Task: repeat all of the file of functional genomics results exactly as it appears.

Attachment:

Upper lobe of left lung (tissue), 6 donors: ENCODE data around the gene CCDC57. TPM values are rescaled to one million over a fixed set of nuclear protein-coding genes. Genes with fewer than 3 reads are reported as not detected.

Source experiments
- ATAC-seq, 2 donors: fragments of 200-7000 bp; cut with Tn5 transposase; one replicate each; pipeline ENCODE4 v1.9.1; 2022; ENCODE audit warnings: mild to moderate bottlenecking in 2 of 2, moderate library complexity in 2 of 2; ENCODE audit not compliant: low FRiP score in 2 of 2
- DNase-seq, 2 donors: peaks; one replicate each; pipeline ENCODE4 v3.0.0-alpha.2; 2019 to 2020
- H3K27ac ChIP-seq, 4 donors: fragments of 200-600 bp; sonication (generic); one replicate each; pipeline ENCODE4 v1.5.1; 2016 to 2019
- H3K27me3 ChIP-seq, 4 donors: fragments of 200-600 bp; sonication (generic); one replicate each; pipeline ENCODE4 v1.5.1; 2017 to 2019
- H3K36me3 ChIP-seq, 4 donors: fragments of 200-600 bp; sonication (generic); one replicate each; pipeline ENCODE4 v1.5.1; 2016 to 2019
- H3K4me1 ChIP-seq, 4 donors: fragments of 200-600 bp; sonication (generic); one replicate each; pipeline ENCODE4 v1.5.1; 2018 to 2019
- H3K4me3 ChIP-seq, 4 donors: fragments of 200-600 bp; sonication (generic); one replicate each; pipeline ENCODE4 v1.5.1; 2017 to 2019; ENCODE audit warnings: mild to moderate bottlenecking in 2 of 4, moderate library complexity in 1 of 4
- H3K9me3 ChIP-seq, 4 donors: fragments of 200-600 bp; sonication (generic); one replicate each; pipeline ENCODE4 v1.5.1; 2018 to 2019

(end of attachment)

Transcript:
Upper lobe of left lung (tissue), 6 donors: ENCODE data around the gene CCDC57. TPM values are rescaled to one million over a fixed set of nuclear protein-coding genes. Genes with fewer than 3 reads are reported as not detected.

Source experiments
- ATAC-seq, 2 donors: fragments of 200-7000 bp; cut with Tn5 transposase; one replicate each; pipeline ENCODE4 v1.9.1; 2022; ENCODE audit warnings: mild to moderate bottlenecking in 2 of 2, moderate library complexity in 2 of 2; ENCODE audit not compliant: low FRiP score in 2 of 2
- DNase-seq, 2 donors: peaks; one replicate each; pipeline ENCODE4 v3.0.0-alpha.2; 2019 to 2020
- H3K27ac ChIP-seq, 4 donors: fragments of 200-600 bp; sonication (generic); one replicate each; pipeline ENCODE4 v1.5.1; 2016 to 2019
- H3K27me3 ChIP-seq, 4 donors: fragments of 200-600 bp; sonication (generic); one replicate each; pipeline ENCODE4 v1.5.1; 2017 to 2019
- H3K36me3 ChIP-seq, 4 donors: fragments of 200-600 bp; sonication (generic); one replicate each; pipeline ENCODE4 v1.5.1; 2016 to 2019
- H3K4me1 ChIP-seq, 4 donors: fragments of 200-600 bp; sonication (generic); one replicate each; pipeline ENCODE4 v1.5.1; 2018 to 2019
- H3K4me3 ChIP-seq, 4 donors: fragments of 200-600 bp; sonication (generic); one replicate each; pipeline ENCODE4 v1.5.1; 2017 to 2019; ENCODE audit warnings: mild to moderate bottlenecking in 2 of 4, moderate library complexity in 1 of 4
- H3K9me3 ChIP-seq, 4 donors: fragments of 200-600 bp; sonication (generic); one replicate each; pipeline ENCODE4 v1.5.1; 2018 to 2019